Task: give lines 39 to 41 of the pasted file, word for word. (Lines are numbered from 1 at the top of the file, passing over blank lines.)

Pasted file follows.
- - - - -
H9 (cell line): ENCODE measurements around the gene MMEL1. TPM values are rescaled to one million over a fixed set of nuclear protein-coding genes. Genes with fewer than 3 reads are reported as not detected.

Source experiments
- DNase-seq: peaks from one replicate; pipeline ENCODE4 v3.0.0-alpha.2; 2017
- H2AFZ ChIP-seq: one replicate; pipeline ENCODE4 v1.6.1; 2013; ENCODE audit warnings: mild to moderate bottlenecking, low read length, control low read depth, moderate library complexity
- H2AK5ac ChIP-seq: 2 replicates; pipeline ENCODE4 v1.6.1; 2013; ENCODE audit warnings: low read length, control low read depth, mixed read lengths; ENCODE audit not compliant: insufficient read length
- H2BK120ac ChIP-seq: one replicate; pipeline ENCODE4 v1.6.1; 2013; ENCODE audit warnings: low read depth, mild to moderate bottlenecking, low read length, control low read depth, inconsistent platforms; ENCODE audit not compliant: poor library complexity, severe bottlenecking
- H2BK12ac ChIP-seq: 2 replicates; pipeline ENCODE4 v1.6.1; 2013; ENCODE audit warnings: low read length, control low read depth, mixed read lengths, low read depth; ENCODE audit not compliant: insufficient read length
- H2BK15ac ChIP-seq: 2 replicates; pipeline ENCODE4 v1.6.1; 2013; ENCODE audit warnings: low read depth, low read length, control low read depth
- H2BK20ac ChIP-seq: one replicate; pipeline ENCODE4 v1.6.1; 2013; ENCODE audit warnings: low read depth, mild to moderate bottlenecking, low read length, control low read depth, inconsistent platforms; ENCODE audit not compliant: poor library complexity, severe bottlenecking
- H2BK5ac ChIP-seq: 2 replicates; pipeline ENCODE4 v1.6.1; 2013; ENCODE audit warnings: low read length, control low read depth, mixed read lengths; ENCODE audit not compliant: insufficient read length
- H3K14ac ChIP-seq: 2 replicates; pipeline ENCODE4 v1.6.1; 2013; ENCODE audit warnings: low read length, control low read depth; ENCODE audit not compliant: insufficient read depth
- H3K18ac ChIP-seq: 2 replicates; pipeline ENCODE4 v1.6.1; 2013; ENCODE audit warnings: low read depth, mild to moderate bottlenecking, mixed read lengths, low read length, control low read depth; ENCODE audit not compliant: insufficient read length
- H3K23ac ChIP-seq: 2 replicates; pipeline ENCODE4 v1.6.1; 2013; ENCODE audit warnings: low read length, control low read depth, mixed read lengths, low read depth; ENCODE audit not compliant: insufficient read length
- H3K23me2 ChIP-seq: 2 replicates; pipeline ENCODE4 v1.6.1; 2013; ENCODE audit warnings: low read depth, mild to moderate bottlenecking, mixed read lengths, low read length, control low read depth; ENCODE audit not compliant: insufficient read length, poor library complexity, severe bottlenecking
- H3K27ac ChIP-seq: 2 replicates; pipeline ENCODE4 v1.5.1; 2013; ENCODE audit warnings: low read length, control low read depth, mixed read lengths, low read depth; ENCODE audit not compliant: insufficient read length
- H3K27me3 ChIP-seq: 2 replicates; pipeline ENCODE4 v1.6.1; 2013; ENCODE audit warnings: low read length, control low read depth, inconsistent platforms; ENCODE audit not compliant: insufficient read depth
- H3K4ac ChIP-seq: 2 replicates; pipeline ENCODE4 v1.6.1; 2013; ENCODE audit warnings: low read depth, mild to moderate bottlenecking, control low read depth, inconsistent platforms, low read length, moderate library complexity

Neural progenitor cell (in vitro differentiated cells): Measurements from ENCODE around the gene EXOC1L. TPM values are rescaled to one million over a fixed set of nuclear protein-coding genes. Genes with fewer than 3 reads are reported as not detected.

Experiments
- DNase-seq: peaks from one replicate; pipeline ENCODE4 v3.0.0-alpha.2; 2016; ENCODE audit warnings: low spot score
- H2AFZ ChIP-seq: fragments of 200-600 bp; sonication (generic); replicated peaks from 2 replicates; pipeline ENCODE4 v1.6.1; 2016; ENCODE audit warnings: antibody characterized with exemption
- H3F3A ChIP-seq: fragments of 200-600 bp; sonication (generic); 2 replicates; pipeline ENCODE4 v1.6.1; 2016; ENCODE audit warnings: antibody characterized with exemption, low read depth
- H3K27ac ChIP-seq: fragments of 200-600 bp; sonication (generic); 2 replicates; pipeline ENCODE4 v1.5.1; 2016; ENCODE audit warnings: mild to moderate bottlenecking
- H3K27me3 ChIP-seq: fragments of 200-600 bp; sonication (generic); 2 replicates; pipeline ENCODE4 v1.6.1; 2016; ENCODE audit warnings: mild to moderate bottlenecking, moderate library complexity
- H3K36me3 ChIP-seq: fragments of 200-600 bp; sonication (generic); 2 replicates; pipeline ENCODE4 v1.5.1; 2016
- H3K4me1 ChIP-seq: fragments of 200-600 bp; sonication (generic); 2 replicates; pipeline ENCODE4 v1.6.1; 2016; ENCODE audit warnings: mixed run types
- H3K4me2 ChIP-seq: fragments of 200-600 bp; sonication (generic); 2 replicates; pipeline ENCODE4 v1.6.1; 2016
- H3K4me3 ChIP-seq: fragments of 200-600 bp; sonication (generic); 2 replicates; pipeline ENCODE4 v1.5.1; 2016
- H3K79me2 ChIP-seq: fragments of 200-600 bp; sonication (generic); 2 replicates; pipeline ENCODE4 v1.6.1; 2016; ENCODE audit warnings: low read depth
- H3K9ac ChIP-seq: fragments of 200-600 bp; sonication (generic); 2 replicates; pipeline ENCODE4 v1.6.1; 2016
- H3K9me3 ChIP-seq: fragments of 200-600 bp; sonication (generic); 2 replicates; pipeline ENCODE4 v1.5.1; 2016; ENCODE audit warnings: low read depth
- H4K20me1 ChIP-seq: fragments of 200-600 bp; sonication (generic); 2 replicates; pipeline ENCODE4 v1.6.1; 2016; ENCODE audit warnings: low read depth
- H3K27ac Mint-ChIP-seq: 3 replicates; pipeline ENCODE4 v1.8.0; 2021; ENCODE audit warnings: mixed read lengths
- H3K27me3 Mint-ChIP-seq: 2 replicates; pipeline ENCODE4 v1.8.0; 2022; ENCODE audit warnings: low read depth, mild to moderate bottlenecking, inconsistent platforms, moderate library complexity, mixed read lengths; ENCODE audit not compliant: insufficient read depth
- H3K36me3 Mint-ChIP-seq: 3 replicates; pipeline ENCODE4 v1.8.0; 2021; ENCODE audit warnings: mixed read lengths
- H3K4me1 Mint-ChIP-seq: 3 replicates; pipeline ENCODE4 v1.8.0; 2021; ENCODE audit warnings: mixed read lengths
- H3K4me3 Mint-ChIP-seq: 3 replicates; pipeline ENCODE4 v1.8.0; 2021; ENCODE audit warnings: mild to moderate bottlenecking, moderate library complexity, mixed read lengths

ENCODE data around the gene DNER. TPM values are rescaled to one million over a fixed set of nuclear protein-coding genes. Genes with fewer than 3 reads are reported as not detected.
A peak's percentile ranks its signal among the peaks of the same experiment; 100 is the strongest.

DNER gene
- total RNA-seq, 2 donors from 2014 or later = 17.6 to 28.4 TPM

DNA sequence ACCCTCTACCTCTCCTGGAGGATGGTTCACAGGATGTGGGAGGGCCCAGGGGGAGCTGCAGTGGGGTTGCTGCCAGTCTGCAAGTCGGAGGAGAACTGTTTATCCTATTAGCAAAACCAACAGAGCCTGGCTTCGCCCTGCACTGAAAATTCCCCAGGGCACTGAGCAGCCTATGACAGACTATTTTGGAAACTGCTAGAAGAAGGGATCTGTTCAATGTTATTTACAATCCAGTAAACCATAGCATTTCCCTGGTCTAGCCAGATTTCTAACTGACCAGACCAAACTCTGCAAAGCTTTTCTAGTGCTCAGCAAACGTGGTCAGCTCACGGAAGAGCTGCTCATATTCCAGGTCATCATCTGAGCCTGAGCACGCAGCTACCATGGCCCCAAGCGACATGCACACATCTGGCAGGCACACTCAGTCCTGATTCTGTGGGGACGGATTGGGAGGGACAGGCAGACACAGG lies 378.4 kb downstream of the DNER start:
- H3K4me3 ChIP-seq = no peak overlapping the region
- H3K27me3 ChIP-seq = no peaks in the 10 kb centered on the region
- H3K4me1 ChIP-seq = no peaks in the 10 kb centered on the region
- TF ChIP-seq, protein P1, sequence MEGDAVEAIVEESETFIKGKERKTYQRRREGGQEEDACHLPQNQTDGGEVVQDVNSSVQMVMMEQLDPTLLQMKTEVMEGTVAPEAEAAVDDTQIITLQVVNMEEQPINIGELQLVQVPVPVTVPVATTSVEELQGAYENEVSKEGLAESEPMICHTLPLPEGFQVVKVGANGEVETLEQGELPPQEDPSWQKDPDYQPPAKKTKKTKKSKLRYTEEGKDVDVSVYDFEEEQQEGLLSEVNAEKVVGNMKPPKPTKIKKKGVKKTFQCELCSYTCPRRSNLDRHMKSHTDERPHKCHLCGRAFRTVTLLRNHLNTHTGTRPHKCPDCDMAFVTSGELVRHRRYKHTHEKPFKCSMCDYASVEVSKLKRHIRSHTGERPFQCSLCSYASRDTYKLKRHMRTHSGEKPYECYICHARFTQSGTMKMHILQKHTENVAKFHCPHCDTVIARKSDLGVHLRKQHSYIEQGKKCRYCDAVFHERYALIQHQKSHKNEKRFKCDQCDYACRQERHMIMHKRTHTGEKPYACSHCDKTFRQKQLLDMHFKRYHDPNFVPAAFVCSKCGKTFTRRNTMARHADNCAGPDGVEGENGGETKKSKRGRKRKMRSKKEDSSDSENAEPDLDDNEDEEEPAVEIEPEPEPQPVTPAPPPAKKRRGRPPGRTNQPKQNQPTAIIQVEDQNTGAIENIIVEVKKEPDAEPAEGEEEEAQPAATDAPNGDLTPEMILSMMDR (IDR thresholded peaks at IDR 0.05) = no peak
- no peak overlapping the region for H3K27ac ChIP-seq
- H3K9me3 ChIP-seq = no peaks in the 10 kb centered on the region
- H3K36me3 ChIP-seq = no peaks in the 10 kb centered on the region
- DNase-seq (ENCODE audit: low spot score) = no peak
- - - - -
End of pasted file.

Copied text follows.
A peak's percentile ranks its signal among the peaks of the same experiment; 100 is the strongest.

DNER gene
- total RNA-seq, 2 donors from 2014 or later = 17.6 to 28.4 TPM